This article looks at offices of minister and elder and the task of teaching in the church.
This article explains the background to the phrase in the Continental liturgical form for profession of faith that calls for agreement with the doctrine "taught in this Christian church." The article states that the church is to be found where the teaching of Scripture is maintained. It provides a synopsis of the debate in the sixteenth century regarding this very matter, between Catholics and Protestants.
This article stresses the importance of learning from one another, and learning from those who walked the path of faith before us.
What the church historically has deemed to be essential for the nurturing of the church, is today neglected. What could that be? This article answers this question by pointing to catechesis.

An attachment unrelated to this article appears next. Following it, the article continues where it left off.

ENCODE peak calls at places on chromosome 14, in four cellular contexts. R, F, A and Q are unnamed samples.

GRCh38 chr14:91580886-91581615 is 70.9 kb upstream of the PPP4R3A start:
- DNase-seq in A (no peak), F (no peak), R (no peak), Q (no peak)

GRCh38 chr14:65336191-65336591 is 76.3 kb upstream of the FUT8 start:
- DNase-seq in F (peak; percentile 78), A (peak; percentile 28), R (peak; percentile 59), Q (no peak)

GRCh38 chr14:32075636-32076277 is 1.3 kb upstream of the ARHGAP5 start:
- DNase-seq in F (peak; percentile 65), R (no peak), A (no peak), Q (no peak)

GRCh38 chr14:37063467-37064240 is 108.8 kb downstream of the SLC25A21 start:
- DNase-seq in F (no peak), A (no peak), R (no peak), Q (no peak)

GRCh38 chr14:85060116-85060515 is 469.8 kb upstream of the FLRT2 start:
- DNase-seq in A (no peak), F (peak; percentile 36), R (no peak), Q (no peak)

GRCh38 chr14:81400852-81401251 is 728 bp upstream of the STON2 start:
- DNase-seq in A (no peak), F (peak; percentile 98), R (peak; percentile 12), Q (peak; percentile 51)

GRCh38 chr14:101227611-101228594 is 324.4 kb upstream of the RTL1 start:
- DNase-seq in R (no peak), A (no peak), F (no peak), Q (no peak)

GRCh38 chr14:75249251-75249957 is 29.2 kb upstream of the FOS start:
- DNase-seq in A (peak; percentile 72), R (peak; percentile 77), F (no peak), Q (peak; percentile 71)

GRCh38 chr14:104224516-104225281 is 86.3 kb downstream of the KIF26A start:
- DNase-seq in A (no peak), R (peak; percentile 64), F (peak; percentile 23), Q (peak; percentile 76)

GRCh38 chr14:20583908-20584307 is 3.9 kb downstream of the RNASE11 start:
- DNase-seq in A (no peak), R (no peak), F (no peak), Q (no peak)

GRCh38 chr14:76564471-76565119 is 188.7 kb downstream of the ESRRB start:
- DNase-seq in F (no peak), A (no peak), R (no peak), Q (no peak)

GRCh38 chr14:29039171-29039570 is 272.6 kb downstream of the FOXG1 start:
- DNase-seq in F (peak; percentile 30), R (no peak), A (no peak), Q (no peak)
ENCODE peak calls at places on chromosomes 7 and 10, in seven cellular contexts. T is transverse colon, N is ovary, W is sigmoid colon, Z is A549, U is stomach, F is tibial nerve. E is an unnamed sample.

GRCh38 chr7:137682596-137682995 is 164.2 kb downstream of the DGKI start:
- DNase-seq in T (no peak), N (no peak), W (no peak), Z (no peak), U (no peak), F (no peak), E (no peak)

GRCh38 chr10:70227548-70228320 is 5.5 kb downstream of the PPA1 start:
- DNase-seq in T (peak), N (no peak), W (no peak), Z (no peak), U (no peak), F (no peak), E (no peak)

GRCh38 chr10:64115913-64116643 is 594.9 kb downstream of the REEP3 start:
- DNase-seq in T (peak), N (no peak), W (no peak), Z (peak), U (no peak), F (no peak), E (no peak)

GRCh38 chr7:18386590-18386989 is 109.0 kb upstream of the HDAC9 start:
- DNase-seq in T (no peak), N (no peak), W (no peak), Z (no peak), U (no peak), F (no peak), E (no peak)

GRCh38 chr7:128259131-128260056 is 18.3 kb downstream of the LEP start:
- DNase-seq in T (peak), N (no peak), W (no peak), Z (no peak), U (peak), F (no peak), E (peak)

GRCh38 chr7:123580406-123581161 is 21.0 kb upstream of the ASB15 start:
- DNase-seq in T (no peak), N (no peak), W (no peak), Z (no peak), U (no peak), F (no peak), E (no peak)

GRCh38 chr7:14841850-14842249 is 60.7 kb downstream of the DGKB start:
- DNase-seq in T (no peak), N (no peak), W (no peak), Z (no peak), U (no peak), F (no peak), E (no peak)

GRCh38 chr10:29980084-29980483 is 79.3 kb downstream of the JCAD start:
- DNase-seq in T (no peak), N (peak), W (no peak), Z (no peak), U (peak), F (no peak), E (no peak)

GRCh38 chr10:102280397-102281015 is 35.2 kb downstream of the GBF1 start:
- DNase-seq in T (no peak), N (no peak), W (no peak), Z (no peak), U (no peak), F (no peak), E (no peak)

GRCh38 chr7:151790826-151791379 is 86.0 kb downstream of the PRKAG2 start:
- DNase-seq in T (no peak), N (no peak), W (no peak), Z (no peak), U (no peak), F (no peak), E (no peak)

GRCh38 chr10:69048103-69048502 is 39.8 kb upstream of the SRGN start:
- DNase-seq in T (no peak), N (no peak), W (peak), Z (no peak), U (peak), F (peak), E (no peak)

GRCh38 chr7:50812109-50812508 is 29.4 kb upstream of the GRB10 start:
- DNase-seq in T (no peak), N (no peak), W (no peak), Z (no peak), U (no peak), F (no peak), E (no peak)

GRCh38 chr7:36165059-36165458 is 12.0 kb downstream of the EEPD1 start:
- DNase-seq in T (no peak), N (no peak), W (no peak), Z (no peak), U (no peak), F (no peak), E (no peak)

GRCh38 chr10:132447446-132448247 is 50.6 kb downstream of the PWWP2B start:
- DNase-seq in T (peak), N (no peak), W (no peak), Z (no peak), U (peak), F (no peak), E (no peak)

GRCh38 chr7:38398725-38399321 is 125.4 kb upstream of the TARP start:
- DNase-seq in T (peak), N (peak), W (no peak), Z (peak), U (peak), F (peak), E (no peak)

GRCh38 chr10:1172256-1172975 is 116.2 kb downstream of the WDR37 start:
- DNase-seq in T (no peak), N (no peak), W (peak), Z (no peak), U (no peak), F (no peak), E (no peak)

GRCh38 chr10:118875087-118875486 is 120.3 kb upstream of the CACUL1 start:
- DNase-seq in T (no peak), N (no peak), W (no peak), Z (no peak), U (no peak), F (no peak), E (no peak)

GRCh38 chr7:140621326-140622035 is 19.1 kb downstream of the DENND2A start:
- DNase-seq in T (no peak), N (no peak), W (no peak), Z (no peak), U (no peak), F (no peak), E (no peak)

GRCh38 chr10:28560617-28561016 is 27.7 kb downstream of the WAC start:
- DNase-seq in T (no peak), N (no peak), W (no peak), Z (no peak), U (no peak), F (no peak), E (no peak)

What is the church? The author wants to reflect on what he calls the "essence of the church," by which he means something more than just the functions of the church. He wants to look at the church in terms of carrying on the mission of Jesus. He develops his approach following the paradigm of the offices Jesus fulfilled while he was on earth: prophet, priest, and king. His purpose is to give a Christological understanding of the church.
Whose task is it to do theology? How and where must it take place? Friedrich Schleiermacher's views on revelation as feeling and dialectical conversation are critically discussed. His view on the church as a "dialectical community" is considered, and appreciation is expressed for his view that theology is ultimately the task of the church.